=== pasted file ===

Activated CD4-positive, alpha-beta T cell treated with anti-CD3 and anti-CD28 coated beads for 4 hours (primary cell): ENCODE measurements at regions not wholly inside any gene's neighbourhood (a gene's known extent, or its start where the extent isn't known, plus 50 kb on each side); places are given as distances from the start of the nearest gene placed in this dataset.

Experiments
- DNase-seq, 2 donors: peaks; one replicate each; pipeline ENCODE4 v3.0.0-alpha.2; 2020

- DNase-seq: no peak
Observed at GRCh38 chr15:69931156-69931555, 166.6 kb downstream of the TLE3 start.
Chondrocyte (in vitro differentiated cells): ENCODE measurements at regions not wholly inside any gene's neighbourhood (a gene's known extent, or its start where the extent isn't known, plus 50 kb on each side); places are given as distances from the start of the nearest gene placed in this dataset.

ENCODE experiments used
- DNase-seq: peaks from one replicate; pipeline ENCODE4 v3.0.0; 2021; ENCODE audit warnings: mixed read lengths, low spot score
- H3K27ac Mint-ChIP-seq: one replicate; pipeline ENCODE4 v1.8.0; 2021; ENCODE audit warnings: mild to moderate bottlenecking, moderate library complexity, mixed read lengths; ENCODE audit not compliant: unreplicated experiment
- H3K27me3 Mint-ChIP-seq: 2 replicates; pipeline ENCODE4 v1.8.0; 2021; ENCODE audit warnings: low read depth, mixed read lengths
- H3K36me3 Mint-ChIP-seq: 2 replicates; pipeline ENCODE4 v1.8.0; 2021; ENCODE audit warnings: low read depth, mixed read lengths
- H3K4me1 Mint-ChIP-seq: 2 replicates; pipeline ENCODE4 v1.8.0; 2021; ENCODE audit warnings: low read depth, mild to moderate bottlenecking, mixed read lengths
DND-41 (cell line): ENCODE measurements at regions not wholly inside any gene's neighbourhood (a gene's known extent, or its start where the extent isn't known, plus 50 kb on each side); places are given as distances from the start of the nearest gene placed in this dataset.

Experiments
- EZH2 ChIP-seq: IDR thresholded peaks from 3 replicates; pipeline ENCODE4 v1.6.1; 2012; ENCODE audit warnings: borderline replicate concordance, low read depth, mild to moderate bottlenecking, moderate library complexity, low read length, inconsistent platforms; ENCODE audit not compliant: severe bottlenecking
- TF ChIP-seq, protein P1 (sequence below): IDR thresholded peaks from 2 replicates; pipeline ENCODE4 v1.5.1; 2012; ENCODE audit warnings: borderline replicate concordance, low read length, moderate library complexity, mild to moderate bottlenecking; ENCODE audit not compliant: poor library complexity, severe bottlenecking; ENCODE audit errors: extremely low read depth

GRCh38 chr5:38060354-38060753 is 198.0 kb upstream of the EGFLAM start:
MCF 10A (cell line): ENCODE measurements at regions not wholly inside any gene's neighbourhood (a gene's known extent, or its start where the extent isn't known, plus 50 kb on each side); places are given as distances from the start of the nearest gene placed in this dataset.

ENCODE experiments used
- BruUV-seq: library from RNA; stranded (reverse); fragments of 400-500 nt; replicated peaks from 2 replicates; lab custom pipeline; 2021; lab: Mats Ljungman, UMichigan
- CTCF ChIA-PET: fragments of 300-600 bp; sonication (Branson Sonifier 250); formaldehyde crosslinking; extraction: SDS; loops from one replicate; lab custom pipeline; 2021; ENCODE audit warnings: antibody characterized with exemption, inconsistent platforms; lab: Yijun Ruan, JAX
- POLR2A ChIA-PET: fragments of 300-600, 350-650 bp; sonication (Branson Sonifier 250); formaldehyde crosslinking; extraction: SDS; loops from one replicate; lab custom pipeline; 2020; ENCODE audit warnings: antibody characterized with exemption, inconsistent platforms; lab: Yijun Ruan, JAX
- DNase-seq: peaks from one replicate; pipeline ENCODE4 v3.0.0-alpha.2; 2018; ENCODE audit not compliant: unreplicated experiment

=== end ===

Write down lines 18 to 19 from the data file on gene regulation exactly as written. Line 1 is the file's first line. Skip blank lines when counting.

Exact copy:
MCF 10A (cell line): ENCODE measurements at regions not wholly inside any gene's neighbourhood (a gene's known extent, or its start where the extent isn't known, plus 50 kb on each side); places are given as distances from the start of the nearest gene placed in this dataset.

ENCODE experiments used